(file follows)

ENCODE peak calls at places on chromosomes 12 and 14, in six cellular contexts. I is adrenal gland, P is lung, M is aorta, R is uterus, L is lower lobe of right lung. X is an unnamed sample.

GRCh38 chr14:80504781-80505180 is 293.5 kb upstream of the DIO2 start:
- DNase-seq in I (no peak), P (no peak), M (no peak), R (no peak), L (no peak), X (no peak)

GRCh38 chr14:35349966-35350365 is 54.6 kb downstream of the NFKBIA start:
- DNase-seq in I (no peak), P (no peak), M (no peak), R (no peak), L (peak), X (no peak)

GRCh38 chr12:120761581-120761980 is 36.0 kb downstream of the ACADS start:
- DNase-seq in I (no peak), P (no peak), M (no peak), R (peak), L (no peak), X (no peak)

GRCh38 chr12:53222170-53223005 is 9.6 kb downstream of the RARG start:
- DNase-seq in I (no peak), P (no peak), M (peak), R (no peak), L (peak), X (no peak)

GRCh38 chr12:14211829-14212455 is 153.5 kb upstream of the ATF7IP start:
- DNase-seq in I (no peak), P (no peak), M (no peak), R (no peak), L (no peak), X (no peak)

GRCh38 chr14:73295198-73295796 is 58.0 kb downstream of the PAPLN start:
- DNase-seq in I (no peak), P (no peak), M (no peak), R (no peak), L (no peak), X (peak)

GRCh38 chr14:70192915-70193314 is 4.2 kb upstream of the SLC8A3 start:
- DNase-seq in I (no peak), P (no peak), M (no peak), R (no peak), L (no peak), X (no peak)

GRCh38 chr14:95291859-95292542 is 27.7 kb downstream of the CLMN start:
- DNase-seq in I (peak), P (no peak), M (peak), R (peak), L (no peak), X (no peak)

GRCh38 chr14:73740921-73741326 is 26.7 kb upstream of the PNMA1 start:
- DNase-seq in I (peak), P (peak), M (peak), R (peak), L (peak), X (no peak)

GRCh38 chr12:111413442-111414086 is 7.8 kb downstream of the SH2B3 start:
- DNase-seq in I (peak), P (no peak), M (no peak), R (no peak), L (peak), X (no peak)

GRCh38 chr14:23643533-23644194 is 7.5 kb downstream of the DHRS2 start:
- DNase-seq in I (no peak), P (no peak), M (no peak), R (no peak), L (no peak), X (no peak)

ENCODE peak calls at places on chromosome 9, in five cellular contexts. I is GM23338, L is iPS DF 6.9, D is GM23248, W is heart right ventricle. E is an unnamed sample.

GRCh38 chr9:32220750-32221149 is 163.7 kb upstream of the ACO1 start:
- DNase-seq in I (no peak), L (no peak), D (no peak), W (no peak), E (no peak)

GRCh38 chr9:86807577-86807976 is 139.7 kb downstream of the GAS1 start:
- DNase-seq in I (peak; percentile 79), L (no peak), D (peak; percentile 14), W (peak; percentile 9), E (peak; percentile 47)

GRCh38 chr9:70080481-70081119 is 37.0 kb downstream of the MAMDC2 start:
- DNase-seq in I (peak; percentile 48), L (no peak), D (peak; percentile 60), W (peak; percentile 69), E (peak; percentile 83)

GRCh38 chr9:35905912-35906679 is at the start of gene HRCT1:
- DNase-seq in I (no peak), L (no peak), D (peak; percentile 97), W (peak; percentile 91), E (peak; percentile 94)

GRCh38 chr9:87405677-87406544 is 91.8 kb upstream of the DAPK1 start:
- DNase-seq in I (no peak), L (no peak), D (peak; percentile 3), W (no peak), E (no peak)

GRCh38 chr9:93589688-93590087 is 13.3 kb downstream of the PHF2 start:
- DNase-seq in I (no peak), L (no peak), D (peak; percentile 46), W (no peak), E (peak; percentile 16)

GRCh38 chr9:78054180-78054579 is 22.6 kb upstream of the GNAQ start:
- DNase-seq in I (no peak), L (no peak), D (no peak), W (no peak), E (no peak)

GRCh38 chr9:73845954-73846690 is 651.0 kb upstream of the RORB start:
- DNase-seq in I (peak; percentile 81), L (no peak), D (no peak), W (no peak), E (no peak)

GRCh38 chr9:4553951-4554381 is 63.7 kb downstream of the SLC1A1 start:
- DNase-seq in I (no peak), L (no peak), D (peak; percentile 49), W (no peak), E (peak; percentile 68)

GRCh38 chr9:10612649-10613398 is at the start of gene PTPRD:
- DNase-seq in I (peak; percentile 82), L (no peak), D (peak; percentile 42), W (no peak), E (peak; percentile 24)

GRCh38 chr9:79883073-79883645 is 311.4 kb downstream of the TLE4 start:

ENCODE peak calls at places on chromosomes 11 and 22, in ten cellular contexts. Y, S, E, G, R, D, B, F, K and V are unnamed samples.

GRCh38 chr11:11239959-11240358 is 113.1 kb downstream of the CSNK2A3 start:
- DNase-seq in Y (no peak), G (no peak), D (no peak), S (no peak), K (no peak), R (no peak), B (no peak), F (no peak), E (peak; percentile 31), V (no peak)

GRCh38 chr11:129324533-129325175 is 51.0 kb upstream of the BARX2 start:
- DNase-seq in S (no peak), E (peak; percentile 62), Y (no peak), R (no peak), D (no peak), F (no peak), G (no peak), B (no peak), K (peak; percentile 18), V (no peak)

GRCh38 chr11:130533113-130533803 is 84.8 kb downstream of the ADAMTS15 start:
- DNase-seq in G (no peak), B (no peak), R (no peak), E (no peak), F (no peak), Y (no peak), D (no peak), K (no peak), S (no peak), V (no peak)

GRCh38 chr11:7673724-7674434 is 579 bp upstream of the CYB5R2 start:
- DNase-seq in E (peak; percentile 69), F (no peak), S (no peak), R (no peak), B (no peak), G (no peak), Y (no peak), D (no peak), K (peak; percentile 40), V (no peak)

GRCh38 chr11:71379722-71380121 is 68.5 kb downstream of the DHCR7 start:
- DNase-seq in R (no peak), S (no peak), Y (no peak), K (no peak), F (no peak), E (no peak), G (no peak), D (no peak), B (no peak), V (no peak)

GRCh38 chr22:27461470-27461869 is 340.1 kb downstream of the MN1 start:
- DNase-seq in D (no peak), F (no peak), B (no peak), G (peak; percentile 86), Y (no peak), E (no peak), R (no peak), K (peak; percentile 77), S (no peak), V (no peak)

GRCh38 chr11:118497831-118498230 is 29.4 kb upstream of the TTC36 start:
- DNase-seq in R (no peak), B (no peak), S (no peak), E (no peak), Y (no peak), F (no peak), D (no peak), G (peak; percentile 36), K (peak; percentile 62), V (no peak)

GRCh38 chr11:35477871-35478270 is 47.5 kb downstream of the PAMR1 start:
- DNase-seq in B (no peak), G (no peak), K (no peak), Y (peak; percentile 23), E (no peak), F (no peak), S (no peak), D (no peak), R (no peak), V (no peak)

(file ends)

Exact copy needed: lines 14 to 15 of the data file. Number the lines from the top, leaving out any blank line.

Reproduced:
GRCh38 chr14:70192915-70193314 is 4.2 kb upstream of the SLC8A3 start:
- DNase-seq in I (no peak), P (no peak), M (no peak), R (no peak), L (no peak), X (no peak)